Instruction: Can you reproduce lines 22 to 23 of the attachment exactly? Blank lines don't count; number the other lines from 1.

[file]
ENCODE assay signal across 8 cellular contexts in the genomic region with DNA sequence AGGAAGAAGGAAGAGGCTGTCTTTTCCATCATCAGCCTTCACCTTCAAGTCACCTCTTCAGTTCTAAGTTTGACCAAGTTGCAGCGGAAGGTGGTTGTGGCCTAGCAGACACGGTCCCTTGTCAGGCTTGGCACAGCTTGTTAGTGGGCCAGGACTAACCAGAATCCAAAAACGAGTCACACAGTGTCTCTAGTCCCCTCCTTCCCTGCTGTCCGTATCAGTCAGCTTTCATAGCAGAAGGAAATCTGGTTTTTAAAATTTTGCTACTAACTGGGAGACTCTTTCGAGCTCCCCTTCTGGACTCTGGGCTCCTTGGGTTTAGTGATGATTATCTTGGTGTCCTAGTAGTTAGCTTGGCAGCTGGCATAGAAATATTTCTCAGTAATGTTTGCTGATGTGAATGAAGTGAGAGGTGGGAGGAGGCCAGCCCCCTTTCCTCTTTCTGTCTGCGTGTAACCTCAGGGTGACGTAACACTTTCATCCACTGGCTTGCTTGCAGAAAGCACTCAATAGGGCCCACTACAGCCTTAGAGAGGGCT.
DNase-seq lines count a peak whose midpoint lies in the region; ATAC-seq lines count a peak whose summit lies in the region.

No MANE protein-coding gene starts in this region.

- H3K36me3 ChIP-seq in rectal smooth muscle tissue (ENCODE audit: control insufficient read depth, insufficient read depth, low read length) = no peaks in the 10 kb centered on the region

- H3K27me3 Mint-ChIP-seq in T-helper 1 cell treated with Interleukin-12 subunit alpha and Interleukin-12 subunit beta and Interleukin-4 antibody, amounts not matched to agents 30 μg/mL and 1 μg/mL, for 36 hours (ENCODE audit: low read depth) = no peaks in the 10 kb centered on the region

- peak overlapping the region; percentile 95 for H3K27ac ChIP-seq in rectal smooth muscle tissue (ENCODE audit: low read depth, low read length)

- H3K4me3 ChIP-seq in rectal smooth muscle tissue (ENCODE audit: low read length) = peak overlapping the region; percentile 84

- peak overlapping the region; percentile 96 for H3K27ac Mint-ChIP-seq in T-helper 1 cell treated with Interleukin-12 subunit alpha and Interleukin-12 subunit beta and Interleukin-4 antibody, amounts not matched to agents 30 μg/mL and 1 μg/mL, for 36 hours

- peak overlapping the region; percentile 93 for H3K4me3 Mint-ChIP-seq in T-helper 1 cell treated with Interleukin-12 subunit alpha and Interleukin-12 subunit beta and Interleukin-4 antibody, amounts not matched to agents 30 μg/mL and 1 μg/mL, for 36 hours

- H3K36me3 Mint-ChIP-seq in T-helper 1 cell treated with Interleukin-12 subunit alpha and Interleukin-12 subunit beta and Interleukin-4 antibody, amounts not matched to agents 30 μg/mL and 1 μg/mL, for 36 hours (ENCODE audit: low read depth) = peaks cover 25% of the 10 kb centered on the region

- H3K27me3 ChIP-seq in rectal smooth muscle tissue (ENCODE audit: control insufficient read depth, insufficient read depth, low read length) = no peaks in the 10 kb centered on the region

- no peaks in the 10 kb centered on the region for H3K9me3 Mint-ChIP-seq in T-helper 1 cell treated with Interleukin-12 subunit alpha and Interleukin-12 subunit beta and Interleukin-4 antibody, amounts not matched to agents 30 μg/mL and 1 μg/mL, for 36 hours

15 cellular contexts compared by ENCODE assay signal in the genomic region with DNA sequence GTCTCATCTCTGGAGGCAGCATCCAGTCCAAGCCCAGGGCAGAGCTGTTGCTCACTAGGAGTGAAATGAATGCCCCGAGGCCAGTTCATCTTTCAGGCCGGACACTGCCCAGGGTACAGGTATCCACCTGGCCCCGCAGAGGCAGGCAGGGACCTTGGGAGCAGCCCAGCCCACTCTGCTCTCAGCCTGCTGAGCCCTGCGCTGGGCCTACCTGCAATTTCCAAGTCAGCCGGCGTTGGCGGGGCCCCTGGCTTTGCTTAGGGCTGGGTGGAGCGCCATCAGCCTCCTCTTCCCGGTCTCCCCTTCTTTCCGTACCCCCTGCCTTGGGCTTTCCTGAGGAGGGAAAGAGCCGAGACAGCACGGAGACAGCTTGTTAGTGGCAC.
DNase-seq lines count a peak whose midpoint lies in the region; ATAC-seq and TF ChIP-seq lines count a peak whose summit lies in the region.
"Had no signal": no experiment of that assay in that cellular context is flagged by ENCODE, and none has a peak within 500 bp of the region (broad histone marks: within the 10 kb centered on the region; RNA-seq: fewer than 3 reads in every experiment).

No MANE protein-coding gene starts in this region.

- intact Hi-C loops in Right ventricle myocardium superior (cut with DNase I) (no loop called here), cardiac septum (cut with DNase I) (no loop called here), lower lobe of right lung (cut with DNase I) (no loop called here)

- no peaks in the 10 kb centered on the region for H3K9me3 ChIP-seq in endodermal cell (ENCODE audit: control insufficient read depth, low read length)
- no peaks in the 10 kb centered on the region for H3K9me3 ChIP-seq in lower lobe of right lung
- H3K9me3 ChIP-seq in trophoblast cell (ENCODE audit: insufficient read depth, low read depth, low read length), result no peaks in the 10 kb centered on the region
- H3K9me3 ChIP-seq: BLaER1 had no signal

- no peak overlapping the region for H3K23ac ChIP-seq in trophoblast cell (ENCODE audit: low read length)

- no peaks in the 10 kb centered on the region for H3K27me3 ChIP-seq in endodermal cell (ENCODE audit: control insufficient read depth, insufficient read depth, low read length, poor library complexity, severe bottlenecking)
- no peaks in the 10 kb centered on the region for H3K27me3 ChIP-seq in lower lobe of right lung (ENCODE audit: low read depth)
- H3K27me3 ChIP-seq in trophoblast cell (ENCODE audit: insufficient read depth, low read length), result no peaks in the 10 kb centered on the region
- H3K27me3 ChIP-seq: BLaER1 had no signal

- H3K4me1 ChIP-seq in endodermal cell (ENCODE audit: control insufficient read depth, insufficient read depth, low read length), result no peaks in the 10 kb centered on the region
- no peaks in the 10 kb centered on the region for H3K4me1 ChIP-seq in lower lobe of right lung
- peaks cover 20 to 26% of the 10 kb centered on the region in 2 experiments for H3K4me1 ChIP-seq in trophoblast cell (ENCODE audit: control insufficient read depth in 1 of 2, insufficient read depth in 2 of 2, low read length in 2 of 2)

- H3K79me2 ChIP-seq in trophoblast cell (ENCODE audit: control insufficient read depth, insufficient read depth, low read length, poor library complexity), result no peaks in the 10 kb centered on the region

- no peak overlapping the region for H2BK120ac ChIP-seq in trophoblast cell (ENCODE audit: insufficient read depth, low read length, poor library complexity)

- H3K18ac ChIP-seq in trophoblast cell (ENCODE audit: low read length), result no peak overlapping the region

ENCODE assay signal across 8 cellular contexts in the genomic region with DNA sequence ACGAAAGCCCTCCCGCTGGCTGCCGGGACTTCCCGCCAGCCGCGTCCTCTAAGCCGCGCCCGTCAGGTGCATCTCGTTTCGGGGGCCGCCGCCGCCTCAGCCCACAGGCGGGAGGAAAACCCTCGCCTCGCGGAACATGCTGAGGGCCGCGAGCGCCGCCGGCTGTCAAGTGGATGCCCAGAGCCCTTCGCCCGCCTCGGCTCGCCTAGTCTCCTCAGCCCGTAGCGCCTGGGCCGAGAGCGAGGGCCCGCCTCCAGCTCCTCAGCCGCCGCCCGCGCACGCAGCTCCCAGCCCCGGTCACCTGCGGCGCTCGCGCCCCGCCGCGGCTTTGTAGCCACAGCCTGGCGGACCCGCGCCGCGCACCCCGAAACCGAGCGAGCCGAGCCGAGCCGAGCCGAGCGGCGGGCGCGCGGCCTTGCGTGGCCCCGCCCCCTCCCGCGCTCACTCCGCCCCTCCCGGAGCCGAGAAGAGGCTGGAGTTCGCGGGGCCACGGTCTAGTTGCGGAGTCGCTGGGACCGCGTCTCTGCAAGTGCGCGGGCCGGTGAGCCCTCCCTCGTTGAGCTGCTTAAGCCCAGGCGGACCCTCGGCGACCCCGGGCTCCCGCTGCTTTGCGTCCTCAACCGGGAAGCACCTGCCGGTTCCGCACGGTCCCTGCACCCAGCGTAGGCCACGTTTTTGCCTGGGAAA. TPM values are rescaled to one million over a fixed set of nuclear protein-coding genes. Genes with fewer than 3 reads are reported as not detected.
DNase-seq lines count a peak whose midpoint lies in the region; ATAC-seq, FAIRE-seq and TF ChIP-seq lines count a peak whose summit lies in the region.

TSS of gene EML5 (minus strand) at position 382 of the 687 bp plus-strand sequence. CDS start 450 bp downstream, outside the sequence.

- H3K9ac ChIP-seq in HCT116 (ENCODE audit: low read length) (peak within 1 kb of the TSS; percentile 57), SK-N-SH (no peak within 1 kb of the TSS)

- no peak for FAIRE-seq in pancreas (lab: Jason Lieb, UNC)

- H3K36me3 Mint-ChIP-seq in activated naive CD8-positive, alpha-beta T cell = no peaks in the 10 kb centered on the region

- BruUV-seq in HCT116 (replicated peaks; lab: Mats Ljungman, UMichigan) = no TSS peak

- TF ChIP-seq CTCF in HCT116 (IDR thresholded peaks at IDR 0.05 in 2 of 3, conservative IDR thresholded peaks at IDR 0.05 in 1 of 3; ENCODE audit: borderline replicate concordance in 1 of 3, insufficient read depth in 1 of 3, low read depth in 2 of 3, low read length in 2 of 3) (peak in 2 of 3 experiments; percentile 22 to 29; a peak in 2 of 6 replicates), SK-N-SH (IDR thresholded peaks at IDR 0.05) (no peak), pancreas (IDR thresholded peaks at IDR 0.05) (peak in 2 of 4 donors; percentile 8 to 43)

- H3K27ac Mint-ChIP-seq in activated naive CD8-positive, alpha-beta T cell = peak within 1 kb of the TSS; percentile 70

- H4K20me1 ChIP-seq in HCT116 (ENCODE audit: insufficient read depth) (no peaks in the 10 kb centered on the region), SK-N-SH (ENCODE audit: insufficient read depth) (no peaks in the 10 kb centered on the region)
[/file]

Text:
- no peak overlapping the region for H3K23ac ChIP-seq in trophoblast cell (ENCODE audit: low read length)

- no peaks in the 10 kb centered on the region for H3K27me3 ChIP-seq in endodermal cell (ENCODE audit: control insufficient read depth, insufficient read depth, low read length, poor library complexity, severe bottlenecking)